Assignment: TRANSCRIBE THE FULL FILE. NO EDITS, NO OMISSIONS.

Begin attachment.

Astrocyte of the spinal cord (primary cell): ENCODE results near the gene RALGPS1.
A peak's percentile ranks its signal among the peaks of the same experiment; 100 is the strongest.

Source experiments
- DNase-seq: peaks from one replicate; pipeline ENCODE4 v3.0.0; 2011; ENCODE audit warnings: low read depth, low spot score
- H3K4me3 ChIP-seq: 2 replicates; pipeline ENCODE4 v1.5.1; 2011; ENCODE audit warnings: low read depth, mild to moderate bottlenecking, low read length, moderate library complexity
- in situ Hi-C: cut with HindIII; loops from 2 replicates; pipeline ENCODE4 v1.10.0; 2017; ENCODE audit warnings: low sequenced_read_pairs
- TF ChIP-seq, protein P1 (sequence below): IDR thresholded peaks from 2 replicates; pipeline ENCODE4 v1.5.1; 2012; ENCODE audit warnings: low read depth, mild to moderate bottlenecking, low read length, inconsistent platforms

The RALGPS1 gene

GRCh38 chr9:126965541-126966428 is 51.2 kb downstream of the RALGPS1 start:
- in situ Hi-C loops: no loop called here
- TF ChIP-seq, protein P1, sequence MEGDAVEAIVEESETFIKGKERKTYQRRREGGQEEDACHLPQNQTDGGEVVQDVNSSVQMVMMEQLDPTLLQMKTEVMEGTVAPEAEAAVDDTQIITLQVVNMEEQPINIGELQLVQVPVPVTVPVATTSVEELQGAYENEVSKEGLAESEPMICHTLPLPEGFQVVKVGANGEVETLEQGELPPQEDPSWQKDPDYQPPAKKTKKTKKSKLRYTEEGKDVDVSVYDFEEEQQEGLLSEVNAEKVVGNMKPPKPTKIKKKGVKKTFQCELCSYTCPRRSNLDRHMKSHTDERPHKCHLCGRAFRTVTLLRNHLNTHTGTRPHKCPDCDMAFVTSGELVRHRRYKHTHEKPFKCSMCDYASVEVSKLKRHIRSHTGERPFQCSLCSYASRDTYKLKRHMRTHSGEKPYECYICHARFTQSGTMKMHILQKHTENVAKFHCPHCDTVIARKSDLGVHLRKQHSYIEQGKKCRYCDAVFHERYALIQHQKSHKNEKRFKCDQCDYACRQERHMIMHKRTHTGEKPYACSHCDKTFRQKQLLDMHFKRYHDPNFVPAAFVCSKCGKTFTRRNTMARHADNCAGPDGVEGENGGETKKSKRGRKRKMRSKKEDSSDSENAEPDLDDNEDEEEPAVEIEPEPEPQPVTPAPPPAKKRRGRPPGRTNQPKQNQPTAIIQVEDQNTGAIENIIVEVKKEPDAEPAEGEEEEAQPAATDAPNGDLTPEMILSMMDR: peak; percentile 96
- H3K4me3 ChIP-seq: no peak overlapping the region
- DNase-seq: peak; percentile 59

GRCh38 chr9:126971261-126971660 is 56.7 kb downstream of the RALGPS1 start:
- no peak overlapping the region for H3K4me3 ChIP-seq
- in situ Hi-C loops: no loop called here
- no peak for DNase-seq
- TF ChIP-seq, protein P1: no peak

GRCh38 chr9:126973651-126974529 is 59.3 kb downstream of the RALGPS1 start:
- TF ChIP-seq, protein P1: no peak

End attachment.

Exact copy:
Astrocyte of the spinal cord (primary cell): ENCODE results near the gene RALGPS1.
A peak's percentile ranks its signal among the peaks of the same experiment; 100 is the strongest.

Source experiments
- DNase-seq: peaks from one replicate; pipeline ENCODE4 v3.0.0; 2011; ENCODE audit warnings: low read depth, low spot score
- H3K4me3 ChIP-seq: 2 replicates; pipeline ENCODE4 v1.5.1; 2011; ENCODE audit warnings: low read depth, mild to moderate bottlenecking, low read length, moderate library complexity
- in situ Hi-C: cut with HindIII; loops from 2 replicates; pipeline ENCODE4 v1.10.0; 2017; ENCODE audit warnings: low sequenced_read_pairs
- TF ChIP-seq, protein P1 (sequence below): IDR thresholded peaks from 2 replicates; pipeline ENCODE4 v1.5.1; 2012; ENCODE audit warnings: low read depth, mild to moderate bottlenecking, low read length, inconsistent platforms

The RALGPS1 gene

GRCh38 chr9:126965541-126966428 is 51.2 kb downstream of the RALGPS1 start:
- in situ Hi-C loops: no loop called here
- TF ChIP-seq, protein P1, sequence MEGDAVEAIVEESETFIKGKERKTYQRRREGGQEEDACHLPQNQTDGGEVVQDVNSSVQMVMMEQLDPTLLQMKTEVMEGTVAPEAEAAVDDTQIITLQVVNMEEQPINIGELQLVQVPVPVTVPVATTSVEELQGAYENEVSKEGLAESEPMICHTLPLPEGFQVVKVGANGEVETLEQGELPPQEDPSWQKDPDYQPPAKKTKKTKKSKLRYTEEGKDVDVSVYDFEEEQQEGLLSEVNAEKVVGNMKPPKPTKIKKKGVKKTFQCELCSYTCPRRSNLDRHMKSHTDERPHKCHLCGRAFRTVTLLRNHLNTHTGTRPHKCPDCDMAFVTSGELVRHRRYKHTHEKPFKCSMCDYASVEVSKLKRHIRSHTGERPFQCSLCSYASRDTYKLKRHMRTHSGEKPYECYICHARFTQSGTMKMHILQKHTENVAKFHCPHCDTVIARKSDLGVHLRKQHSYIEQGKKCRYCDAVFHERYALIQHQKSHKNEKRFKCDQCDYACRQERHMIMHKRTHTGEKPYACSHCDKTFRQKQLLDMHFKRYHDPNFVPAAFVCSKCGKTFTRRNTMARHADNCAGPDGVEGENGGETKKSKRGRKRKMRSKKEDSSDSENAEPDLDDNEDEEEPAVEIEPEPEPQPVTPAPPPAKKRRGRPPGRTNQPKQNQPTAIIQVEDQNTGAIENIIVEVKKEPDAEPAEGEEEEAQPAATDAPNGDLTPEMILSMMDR: peak; percentile 96
- H3K4me3 ChIP-seq: no peak overlapping the region
- DNase-seq: peak; percentile 59

GRCh38 chr9:126971261-126971660 is 56.7 kb downstream of the RALGPS1 start:
- no peak overlapping the region for H3K4me3 ChIP-seq
- in situ Hi-C loops: no loop called here
- no peak for DNase-seq
- TF ChIP-seq, protein P1: no peak

GRCh38 chr9:126973651-126974529 is 59.3 kb downstream of the RALGPS1 start:
- TF ChIP-seq, protein P1: no peak